A new bill has been filed in the Senate intending to ban the “no permit, no exam” rule implemented in many schools, universities, and colleges across the country. This policy prohibits students who still have unpaid financial dues to take their exams.
Senate Bill 1235, filed by Senator Paolo Benigno Aquino IV, chairman of the Senate education committee, hopes that will no longer be the case in the future. Once the bill gets approved, it will cover “private grade schools and high schools, public and private post-secondary technical-vocation institutes, universities and colleges,” reported Rappler.
Meanwhile, parents or legal guardians of the students will be required to write a promissory note to ensure that they will meet their unpaid commitments. The note should indicate both the amount and date of payment.
“This legislation will greatly benefit students and families who suffer financial distress during the examination season and uphold the dignity of every student in schools,” emphasized Sen. Aquino.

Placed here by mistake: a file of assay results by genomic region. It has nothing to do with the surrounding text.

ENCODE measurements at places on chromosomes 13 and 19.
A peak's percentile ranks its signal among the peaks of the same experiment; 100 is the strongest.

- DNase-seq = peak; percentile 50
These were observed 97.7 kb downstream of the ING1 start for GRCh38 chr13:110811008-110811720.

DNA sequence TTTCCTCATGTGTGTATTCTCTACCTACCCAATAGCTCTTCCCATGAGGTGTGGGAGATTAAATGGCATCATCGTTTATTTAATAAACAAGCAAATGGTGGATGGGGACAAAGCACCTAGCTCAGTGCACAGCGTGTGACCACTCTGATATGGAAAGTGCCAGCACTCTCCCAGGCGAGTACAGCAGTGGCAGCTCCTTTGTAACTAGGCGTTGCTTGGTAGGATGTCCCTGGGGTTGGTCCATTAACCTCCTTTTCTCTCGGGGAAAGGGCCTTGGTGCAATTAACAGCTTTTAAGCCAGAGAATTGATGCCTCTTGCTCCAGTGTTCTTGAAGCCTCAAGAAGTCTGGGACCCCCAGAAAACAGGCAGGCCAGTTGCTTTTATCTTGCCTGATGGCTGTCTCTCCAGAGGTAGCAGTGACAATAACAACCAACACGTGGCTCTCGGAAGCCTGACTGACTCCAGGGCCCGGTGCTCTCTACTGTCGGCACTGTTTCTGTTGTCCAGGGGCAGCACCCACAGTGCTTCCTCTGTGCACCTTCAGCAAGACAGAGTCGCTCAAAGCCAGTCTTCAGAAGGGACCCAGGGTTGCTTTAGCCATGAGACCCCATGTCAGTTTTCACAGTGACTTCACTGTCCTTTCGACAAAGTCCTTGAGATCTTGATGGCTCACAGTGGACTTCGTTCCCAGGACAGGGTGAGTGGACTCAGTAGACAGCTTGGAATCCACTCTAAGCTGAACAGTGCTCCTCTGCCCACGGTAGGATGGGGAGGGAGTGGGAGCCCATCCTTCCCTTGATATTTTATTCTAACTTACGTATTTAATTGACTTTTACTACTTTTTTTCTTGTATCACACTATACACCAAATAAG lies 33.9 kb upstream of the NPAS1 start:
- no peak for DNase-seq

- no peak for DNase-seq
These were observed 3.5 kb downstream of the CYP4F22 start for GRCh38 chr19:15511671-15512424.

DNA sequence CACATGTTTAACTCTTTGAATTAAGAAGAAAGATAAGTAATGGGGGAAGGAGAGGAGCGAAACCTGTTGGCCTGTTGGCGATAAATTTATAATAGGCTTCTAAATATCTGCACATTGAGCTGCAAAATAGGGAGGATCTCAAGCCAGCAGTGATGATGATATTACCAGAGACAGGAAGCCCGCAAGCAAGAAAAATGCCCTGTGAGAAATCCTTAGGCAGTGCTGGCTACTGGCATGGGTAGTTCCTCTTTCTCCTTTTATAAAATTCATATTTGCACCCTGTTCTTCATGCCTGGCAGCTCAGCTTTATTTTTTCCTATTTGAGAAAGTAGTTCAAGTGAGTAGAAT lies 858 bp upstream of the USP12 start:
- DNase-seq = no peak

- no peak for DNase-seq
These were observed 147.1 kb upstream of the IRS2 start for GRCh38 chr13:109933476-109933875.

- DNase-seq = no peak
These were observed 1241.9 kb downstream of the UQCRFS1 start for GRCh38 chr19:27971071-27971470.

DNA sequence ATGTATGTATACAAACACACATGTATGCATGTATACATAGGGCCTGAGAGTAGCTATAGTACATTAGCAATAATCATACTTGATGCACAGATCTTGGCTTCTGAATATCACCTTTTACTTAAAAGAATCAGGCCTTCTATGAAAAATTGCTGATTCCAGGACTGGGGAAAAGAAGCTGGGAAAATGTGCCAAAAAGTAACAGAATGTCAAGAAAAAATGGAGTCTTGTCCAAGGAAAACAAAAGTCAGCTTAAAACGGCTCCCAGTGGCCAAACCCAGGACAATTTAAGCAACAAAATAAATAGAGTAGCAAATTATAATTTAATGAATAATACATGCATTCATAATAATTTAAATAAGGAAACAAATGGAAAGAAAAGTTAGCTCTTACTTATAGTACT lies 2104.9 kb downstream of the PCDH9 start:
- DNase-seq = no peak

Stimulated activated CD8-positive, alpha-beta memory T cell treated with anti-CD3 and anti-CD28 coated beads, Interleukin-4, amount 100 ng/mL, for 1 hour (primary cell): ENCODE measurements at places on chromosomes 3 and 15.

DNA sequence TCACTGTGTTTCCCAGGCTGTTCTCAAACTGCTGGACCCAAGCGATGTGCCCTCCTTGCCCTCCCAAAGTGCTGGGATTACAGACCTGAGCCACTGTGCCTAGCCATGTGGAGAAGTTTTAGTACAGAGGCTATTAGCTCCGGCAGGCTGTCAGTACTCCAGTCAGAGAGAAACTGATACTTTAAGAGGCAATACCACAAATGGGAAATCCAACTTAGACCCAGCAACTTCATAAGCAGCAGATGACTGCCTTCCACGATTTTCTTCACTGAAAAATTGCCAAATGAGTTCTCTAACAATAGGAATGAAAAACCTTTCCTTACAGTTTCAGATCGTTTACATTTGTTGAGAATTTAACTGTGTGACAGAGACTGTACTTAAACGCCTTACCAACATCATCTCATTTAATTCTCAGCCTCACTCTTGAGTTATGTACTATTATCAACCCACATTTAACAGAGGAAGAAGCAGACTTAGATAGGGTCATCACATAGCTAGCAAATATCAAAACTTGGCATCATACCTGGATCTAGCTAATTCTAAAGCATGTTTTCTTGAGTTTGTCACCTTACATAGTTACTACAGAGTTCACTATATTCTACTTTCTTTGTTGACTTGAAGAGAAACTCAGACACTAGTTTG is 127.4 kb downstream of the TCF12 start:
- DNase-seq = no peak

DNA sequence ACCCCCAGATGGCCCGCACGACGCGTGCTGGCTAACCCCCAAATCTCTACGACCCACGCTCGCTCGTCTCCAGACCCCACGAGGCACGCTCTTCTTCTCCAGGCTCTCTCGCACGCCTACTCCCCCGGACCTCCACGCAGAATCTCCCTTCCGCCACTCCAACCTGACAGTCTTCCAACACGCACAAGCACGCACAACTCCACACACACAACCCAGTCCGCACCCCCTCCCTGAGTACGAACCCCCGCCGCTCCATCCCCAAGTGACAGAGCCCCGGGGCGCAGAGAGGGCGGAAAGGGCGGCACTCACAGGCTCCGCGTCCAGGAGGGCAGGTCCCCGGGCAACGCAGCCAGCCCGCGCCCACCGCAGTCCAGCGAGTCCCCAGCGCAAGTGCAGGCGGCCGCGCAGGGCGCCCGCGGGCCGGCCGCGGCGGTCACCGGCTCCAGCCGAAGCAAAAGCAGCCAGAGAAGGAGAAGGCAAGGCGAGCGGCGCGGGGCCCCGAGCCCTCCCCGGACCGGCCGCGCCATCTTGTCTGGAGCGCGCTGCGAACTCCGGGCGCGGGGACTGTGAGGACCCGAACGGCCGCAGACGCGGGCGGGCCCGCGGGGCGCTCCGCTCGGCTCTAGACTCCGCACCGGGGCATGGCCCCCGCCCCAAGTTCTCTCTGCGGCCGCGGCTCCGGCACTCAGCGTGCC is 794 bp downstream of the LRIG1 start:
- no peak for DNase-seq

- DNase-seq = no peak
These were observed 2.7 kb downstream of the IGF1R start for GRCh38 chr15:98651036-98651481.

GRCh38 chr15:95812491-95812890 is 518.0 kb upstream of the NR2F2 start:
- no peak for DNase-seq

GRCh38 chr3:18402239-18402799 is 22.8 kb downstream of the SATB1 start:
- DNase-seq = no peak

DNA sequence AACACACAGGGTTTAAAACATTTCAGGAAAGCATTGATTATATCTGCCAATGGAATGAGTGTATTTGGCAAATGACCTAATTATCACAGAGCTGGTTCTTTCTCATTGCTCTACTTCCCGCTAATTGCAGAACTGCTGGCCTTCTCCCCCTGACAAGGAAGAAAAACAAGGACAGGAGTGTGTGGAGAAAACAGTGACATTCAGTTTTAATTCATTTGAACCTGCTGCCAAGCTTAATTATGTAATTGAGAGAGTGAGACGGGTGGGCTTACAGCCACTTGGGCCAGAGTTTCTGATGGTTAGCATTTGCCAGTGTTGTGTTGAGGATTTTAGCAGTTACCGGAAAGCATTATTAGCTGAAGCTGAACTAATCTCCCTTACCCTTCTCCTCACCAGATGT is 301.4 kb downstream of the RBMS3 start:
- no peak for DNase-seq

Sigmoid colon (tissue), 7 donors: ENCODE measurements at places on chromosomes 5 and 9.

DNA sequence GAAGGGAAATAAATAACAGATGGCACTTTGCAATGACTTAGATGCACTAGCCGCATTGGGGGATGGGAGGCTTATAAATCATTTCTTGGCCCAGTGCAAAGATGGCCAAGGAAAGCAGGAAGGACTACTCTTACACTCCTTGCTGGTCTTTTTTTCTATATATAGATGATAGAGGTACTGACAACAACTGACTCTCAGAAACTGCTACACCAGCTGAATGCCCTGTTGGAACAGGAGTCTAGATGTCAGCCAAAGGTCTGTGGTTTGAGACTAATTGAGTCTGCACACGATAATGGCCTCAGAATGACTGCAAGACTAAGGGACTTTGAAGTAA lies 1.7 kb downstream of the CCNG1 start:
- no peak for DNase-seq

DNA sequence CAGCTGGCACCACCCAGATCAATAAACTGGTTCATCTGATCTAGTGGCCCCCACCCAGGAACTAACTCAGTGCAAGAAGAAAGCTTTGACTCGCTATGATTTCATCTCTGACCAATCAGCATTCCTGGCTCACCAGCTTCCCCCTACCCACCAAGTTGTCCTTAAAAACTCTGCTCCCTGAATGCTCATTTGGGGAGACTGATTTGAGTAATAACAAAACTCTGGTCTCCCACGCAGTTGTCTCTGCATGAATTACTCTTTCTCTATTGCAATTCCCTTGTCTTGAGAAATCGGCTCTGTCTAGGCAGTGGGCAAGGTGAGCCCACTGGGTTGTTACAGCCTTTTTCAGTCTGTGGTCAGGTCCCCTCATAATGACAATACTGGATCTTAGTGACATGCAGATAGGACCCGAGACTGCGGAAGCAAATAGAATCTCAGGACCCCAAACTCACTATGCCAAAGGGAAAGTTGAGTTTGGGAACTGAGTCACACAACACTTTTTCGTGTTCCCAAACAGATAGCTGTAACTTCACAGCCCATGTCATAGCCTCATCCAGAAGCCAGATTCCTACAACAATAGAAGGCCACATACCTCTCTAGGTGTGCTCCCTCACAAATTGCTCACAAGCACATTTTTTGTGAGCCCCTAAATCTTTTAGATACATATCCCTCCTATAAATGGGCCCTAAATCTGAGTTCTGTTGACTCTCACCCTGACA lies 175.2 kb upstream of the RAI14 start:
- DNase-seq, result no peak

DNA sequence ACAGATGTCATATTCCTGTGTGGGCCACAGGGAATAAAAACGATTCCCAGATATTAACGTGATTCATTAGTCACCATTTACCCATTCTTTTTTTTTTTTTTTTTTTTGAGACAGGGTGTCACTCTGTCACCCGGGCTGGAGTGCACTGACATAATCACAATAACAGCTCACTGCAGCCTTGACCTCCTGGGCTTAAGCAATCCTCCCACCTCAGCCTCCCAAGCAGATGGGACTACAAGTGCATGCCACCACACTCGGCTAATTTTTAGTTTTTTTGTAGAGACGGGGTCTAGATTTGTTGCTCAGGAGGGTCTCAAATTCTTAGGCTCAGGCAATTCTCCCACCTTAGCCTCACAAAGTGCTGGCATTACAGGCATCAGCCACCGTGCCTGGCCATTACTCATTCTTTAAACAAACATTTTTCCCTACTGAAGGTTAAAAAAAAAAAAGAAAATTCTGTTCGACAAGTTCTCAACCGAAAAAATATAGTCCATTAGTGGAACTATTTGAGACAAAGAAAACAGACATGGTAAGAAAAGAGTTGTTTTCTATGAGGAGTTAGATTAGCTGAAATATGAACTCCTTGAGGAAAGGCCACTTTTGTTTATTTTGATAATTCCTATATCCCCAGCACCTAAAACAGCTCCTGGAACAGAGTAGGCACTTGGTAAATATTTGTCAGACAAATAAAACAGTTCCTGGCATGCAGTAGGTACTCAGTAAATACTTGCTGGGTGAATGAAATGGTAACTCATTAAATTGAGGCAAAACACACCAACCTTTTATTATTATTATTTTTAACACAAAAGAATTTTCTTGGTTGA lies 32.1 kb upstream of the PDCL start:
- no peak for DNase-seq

The said bill likewise prohibits the practice of requiring students to secure a special permit from the school before taking their exams.
In an explanatory note, Sen. Aquino pointed out that this is a “discriminatory practice” that should be done away because it adds unnecessary anxiety to students and parents who are unable to pay on time.
Once implemented, schools that violate the new rule may face a fine of Php 20,000 to Php 50,000.
The senator was also quick to point out that the bill seeks to protect schools “by putting in place measures that protect [their] right to fair payment for tuition and miscellaneous fees.”
The measure tells us that “The school shall reserve the right to pursue the recovery of the unpaid tuition fees through proper court action where civil rights and liabilities may be judicially established and collected. This shall not prohibit the student, parents, or legal guardians to seek informal means of resolving tuition fee disputes or enter into an agreement with the school before proceeding to court.”